2013-present: Postdoctoral Fellow, Institute of Geography, Humboldt University, Berlin, Germany
2012-2013: Postdoctoral Fellow, Department of Forest and Wildlife Ecology, University of Wisconsin-Madison
2012: Ph.D. Forest Ecology & Management, University of Wisconsin - Madison 2004: B.S. Forest Science, B.S. Computer Science, University of Wisconsin - Madison
I am broadly interested in what drives spatial patterns of biodiversity and how humans affect those patterns, particularly through land use and climate change. In my dissertation, I worked to understand the drivers of bird biodiversity patterns across the United States. Currently, I am studying how the legacy effects of historical land use, especially agriculture, influence present-day biodiversity. I generally work over broad geographic extents, and therefore I make extensive use of satellite and aerial imagery, geographic information systems (GIS), and spatial analysis in the course of my research.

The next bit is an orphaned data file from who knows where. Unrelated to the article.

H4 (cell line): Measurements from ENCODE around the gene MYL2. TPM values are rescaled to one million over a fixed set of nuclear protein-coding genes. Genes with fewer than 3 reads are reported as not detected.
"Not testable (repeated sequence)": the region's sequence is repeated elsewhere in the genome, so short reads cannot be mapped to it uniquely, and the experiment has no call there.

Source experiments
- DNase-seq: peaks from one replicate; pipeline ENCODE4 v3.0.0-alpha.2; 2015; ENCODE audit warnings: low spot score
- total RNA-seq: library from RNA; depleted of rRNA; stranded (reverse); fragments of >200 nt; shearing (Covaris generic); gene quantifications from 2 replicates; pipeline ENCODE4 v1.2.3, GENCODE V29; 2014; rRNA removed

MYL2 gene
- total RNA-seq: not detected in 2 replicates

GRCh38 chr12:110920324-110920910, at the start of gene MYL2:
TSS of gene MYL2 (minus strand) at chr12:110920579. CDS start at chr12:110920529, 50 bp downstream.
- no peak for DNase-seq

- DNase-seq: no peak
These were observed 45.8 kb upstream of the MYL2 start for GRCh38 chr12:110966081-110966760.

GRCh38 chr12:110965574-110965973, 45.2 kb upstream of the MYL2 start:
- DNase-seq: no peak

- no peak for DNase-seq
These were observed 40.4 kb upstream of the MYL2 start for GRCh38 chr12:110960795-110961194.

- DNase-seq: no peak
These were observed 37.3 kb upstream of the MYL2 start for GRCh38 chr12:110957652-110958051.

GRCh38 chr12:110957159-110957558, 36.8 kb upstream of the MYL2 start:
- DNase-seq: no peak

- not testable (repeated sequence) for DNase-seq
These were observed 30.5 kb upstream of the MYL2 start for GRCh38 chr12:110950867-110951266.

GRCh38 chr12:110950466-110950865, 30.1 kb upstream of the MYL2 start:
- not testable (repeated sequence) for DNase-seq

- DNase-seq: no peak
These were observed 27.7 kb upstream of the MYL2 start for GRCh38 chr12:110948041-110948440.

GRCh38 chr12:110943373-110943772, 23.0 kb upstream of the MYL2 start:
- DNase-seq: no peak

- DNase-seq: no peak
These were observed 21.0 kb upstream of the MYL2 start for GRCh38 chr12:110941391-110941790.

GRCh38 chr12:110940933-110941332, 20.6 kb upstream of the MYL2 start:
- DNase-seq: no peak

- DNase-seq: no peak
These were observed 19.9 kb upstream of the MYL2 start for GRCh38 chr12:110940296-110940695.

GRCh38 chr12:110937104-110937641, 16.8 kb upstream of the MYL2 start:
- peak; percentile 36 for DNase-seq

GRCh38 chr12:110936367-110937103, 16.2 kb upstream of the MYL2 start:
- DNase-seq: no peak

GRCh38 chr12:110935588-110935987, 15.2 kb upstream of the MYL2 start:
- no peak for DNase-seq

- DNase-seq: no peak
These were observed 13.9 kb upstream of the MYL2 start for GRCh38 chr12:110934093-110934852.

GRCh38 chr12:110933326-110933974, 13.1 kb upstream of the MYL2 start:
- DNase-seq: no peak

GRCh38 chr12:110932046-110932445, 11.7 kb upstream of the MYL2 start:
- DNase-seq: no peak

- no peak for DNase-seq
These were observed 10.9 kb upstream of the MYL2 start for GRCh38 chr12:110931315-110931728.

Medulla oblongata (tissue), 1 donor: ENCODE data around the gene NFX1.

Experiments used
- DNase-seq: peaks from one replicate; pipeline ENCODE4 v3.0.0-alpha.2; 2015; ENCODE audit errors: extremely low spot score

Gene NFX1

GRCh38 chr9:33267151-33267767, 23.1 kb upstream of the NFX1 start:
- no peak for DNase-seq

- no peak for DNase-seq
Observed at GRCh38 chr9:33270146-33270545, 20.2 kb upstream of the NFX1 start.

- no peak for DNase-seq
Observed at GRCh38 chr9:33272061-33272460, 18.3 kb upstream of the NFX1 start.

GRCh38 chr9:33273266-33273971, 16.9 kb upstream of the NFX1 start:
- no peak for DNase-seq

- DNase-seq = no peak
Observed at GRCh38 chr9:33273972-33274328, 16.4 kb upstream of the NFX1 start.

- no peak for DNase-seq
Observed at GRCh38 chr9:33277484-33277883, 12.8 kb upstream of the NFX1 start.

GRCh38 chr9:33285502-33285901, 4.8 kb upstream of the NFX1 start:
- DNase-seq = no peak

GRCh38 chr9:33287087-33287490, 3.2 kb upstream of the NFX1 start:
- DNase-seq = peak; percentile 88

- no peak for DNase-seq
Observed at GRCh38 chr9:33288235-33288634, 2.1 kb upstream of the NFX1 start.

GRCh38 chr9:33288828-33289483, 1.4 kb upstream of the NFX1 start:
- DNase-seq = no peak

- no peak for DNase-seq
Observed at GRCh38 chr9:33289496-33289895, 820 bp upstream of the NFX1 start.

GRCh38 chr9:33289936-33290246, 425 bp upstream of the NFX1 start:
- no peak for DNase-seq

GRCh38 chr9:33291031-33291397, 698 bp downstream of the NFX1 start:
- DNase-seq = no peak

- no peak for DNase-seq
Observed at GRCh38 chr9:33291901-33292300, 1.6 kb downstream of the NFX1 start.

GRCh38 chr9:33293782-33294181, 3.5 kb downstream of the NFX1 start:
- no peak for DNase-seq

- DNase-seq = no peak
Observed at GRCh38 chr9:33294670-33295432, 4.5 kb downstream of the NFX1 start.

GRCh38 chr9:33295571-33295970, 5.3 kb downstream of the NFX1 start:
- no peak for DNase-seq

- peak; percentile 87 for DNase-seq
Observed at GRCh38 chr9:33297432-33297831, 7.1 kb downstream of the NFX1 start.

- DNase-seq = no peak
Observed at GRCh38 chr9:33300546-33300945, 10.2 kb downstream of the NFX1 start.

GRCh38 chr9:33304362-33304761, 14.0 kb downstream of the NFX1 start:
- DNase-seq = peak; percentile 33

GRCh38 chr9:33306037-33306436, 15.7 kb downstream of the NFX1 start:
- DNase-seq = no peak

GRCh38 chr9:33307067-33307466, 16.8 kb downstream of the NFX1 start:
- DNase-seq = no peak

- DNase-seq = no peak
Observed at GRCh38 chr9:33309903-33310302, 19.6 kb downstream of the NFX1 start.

I greatly enjoy teaching in lecture, laboratory, and field settings. I work to maintain a highly-involved environment with active learning techniques. In order to hone my teaching skills, I have taken several courses on teaching and learning through the Delta Program at UW-Madison, and I have given over 40 guest lectures at five different colleges and universities. My teaching interests have a wide breadth including GIS, environmental remote sensing, general ecology, landscape ecology, statistics for natural sciences and environmental studies
I find that I am most content while standing in a forest. I try to spend as much time in the outdoors as I can, whether hiking, backpacking, bird-watching, hunting, snow-shoeing, or cross-country skiing